Getting into the Spirit

So as my readers know I post a lot about health, wellness, good food and nutrition. But in order to lead a healthful balanced life, a large component which cannot be overlooked is spirituality. I have found that the further I dive into the world of healthy living the more I see how important a connection to the higher self is an integral part of overall wellbeing.  Coming from a Jesuit education, where significance is placed on “care of the whole person” (mind body and spirit) it’s fitting that I find myself at a place in my life where I am placing significance on caring for my whole person. It’s easy to fall into the mindset that spirituality is too woo-woo and new-agey but let’s get real here. We all have souls right? At least I think so. And I’m not talking about organized religion. As author and medical intuitive Caroline Myss says, organized religion is a costume party and nothing but the politics of God. All major religions boil down to the same ideals: love, peace and kindness toward one another. They are just dressed up in costumes like judgement, hate and exclusivity.  Peel away all the nonsense that has been taught for the last couple centuries and we are looking at the teachings of Buddha, Jesus, Mohamed and other spiritual leaders, and realizing that they are all kinda the same.  So I want to dive in to better understand the connection between our spiritual health and our physical health, becuase my gut is telling me that they are way more related than we ever thought.


Since I don’t know what kind of picture would best accompany this post, please enjoy this sunset. 


When is it important to buy organic?


I ask myself this question all the time. There are some basic rules of thumb that I follow when it comes to fruits and vegetables. But it’s easy to feel insane, as I often do, when we don’t have so much control over our food. Eating at restaurants and friends houses can be a challenge for people, like me, who are always reading labels and ingredients lists, wondering if this is organic or GMO-free (I know, if it gets any worse I probably should see a shrink). I’ve done a little research to set some boundaries I can feel at ease with. Certain foods are a no-no if they aren’t organic, some are a “try your best to get organic” while for others it doesn’t matter all that much.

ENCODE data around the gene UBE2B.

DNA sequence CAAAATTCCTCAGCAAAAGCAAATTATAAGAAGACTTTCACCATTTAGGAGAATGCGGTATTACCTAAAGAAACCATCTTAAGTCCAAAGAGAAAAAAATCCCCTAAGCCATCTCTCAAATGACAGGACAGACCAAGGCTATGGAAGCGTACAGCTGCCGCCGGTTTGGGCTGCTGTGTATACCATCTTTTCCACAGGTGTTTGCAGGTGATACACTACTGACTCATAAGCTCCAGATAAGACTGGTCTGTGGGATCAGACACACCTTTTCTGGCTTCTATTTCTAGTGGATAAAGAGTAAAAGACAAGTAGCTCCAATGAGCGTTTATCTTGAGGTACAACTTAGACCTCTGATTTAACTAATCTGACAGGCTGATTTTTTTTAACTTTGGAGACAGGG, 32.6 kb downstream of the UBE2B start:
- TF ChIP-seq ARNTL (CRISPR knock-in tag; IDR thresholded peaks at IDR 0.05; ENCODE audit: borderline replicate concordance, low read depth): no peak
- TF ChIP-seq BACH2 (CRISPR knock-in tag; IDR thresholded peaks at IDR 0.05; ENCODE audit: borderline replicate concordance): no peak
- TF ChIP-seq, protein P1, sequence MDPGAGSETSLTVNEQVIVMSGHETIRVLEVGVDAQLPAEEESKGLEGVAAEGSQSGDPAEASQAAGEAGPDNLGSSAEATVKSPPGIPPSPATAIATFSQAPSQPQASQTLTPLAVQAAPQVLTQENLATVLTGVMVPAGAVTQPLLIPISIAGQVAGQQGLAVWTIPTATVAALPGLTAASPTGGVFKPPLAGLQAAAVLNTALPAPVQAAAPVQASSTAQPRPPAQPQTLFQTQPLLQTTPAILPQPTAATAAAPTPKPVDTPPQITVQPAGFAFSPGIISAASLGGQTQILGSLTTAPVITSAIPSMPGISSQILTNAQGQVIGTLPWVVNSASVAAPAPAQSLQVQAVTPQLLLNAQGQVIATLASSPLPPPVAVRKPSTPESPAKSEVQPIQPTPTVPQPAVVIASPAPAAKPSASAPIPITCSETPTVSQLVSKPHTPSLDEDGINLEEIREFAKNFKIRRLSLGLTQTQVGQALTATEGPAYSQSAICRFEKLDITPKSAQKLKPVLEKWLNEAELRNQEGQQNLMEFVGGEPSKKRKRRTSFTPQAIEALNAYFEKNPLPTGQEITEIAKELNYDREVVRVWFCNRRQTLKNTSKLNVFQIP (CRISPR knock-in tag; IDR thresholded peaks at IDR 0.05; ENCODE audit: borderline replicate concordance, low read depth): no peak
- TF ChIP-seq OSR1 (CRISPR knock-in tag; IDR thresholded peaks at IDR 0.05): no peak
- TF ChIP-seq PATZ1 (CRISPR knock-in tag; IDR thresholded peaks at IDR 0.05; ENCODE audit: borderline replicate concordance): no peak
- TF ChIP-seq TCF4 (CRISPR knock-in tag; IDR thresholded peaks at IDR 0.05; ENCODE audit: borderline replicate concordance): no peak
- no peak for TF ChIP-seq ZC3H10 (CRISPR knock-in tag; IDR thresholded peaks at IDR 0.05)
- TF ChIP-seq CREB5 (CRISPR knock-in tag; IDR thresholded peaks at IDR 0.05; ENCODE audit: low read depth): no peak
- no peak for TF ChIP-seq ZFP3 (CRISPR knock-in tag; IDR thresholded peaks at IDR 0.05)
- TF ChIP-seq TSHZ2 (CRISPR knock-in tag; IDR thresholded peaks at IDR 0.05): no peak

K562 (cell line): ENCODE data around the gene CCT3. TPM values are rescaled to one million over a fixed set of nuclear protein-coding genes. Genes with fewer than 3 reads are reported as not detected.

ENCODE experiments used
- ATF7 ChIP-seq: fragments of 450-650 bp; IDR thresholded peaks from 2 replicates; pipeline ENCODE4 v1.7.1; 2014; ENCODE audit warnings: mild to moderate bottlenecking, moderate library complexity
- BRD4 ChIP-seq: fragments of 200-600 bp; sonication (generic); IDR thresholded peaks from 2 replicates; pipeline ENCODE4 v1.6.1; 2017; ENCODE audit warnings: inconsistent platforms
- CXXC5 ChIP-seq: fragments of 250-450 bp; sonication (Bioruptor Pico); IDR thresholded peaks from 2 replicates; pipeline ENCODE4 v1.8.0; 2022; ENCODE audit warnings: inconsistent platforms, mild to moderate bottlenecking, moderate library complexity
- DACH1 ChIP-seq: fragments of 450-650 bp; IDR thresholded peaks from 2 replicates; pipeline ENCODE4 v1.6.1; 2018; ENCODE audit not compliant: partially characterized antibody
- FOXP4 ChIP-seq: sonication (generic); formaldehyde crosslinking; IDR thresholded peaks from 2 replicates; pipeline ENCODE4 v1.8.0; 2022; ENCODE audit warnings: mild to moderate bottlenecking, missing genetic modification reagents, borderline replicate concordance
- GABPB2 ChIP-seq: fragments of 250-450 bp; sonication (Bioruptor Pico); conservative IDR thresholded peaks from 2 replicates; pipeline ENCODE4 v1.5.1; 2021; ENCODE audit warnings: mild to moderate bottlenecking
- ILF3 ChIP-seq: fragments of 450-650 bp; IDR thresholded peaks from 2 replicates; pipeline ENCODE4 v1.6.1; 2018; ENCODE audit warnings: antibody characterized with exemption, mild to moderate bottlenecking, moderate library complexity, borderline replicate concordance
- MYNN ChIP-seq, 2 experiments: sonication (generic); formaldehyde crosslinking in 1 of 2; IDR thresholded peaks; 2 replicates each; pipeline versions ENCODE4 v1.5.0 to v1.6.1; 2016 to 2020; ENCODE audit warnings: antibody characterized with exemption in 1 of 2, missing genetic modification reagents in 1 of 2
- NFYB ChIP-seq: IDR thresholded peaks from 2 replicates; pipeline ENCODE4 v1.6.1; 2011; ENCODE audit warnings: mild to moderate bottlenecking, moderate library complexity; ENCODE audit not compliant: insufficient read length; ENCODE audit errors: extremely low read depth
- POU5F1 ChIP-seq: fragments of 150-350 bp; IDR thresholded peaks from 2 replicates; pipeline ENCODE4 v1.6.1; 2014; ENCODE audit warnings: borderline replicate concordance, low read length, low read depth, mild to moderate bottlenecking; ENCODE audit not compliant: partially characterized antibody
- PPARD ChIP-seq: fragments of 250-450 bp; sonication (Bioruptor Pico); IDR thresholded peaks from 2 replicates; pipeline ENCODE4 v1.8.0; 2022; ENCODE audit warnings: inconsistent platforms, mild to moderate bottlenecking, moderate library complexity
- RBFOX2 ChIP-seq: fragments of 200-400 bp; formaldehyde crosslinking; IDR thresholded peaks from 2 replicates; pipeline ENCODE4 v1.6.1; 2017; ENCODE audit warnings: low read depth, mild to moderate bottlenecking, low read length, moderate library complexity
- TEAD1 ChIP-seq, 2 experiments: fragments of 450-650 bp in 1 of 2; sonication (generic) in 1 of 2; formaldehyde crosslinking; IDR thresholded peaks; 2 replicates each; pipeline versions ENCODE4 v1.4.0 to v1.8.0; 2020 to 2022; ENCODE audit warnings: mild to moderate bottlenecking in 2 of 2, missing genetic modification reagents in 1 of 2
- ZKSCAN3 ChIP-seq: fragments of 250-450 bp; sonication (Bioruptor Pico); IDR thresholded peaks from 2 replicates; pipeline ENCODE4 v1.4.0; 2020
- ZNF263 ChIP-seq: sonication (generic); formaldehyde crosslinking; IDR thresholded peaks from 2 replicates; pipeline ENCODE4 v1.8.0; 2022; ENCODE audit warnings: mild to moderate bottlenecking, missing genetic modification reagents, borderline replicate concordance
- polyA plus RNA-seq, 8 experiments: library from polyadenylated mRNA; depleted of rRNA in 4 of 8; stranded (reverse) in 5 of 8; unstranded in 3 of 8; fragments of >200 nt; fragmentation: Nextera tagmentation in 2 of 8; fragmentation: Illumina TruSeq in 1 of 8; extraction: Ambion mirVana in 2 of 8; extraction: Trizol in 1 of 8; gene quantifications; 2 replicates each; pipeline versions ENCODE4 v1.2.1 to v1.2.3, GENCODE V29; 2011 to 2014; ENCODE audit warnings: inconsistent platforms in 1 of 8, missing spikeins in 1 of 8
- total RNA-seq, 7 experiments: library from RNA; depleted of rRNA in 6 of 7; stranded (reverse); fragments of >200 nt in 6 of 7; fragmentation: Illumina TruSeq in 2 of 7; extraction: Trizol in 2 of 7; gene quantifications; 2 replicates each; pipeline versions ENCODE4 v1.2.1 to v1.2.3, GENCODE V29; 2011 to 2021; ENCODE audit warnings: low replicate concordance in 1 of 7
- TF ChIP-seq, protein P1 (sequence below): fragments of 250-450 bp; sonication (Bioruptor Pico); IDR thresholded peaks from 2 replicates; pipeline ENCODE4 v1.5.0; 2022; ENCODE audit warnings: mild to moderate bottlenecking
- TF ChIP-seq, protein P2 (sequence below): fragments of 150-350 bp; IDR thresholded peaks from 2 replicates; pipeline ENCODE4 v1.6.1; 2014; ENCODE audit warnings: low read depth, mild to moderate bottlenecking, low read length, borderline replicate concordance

#1: Know the Dirty Dozen. If buying organic is hard, then just go for the holy grail. These guys typically contain the highest levels of pesticide residue: apples, strawberries, grapes, celery, peaches/nectarines, spinach (including frozen and canned), peppers, cucumber, tomatoes, snap peas, potatoes and blueberries. So if you are going to buy only a few things organic, make it these ones.

#2: Clean 15. You can feel at ease knowing the clean 15, produce you don’t have to buy organic: avocados, sweet corn, pineapples, cabbage, sweet peas (frozen), onions, asparagus, mangoes, papayas, kiwi, eggplant, grapefruit, cantaloupe (domestic), cauliflower, and sweet potatoes.

#3: Pick what you eat the most of and buy just those ones organic. These are the foods that are frequent fliers on your shopping list, and are consumed in your house on a weekly basis. So if you eat a lot of spinach, cucumbers, celery and apples, like I do, then always buy those organic, no exceptions. But if you hardly eat potatoes or snap peas, then once in a blue moon it’s ok to skip the organic if you have to.

#4: When dining at a restaurant try to let go of the anxiety of not knowing if your food is organic. It probably isn’t, unless they specially state it on the menu. This situation always gives me problems. There are essentially 3 choices here: 1) Don’t ever go out. Yea Right! 2) Go out but worry the whole time over what you cannot control. 3) Go out, chose healthy options when available, and allow yourself a day off from worrying. It’s not easy, I often find myself hovering around option number 2, but I’m trying to go with the third option more. Part of what I am trying to do about easing my (and your) anxiety, is being ok with moderation. I’m writing this post as much for me as for you.  It’s easy to get obsessed with reading alarmist articles  and websites that scare the pants off of you. If I know one thing